Featured Doctor

FLEGG, Dr Karen: WONCA Editor 2010-20, WONCA Executive 2013-18

Australia - WONCA Editor 2010-20, WONCA Executive 2013-18

Dr Karen Flegg from Australia is the WONCA Editor and a member of WONCA World Executive.

As WONCA Editor, I’ve been able to avoid featuring myself for seven years, but I have eventually given in to people suggesting that I should do as I do to others... and tell more about myself!

My current work.

I’m a family doctor working in Canberra, Australia’s capital city. For much of my working life I have lived and worked in rural or regional areas, having started my life as a family doctor in a one doctor town. I moved to the city a year ago and I now work part time in a large group practice. This allows me to do other work at the government breast screening programme, where I coordinate assessments and deliver biopsy results to women.

I consider myself to be a GP - I understand that in some countries that means I have no post graduate specialist training, but in fact I had four years of specialised training in general practice/family medicine. In Australia, that’s a GP (we don’t have family physicians).

Other things I have done.

I have really had three parallel careers – as a clinician, as a manager and as an academic. You can work half time or less, as a GP in my country which allows time for special interests.

I have been CEO of the Royal New Zealand College of GPs which is why some people think I am a “kiwi” – a New Zealander (maybe in my heart is kiwi as I really loved living in New Zealand – an amazing country, different to Australia; and I still have some great friends there!)

Something I have maintained as part of my work in for many years is medical education, undergraduate and postgraduate. I have been the Director of Training in our regional GP postgraduate training programme. Nowadays, I enjoy doing teaching visits to watch young GPs who are working in rural general practice but are still in training as a specialist GPs – it’s a great way to spend half a day and always an interesting exchange of ideas.

One of my most interesting years was in 2005 when I spent doing a mission with Medécins sans Frontières in Zahedan, in Iran. Of course the medicine was interesting but I most enjoyed the cultural experience, the exchange of ideas with colleagues, and the privilege of serving on a humanitarian mission. I kept a blog of my experiences which enabled people at home to hear about my day to day thoughts and experiences.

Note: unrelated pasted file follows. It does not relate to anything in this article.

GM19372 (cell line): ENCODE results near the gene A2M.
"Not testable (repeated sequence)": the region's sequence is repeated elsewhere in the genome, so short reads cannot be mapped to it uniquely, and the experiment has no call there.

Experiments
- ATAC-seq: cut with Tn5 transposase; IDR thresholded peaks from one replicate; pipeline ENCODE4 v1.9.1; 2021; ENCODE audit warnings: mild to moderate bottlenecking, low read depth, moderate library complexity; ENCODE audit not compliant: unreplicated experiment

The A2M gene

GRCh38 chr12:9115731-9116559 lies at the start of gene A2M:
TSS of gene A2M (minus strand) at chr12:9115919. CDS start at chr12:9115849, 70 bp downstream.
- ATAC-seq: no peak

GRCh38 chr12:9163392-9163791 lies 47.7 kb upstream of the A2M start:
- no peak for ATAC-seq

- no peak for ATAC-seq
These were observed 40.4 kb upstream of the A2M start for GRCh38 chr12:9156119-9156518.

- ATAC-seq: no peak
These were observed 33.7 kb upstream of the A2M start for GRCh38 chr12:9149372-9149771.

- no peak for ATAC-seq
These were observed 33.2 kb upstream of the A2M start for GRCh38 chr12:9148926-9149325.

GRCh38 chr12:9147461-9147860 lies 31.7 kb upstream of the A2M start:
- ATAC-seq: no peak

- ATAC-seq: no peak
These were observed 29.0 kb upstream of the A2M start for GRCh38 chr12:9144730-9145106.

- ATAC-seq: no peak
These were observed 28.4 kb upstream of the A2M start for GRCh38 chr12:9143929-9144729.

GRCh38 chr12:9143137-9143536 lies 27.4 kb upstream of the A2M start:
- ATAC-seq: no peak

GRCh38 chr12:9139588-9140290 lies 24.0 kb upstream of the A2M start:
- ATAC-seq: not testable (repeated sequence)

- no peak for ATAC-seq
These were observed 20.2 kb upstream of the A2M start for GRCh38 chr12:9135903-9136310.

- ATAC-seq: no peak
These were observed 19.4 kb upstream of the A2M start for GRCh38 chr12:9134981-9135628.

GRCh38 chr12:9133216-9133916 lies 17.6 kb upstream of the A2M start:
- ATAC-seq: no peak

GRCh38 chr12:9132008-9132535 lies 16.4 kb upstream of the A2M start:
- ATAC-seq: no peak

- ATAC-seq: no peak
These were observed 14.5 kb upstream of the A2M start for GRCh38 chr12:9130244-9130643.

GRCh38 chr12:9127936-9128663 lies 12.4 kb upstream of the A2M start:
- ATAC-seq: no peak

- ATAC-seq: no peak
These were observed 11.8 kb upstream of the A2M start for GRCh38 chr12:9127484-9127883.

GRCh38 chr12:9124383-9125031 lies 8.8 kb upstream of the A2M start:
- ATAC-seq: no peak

I have been on the boards of governance of numerous medical organisations - including my national college (and WONCA member) the Royal Australian College of GPs. Currently I am newly appointed to the board of the postgraduate GP training organisation in my state called GP Synergy.

And before medicine? .. I did various things which maybe helped form who I am today – worked in a bread shop, worked as a waitress on long distance rural trains, played a lot of tennis!

My involvement in WONCA.

My first WONCA meeting was in Dublin in 1998, where I represented New Zealand (not Australia) on the WONCA World Council. There are colleagues I met at that meeting who I am still close friends with today.

Since 2010, I have been the WONCA editor - that sounds like a long while, but still not as long as my predecessor Mark Rivo (USA), and I have decades more service in order to equal his predecessor David Game (another Australian).

I have been a member-at large on WONCA World’s Executive since 2013. I was made chair of the bylaws committee and after some hard work (secretly I enjoy it!) at the last World Council in Rio, we agreed on a simplification of our bylaws which makes them shorter - but there is still more work to do.

WONCA gives us all a great opportunity to meet colleagues from other countries, whether we do it in person at conferences, or electronically on Facebook or through the various WONCA working parties or special interest groups. Learning more about each other and working together to improve the place of family doctors throughout the world is not only a way that we can help bring “health to all”, but it’s personally very rewarding and enjoyable.

Passions in my work and outside work

In my work I have a special interest in women’s health, and I have worked over many years part time in breast clinics and also in a sexual assault crisis service. I enjoy geriatrics because I like interacting with our older generation and working with them for best outcomes.

Outside work, it’s important to me to relax by spending time doing yoga and meditation and dog walking. I draw (mostly life drawing) and have painted and done sculpture - most people don’t know that I have done a Fine Arts Diploma full time for two years.

I have to wonder... is doing WONCA News a hobby?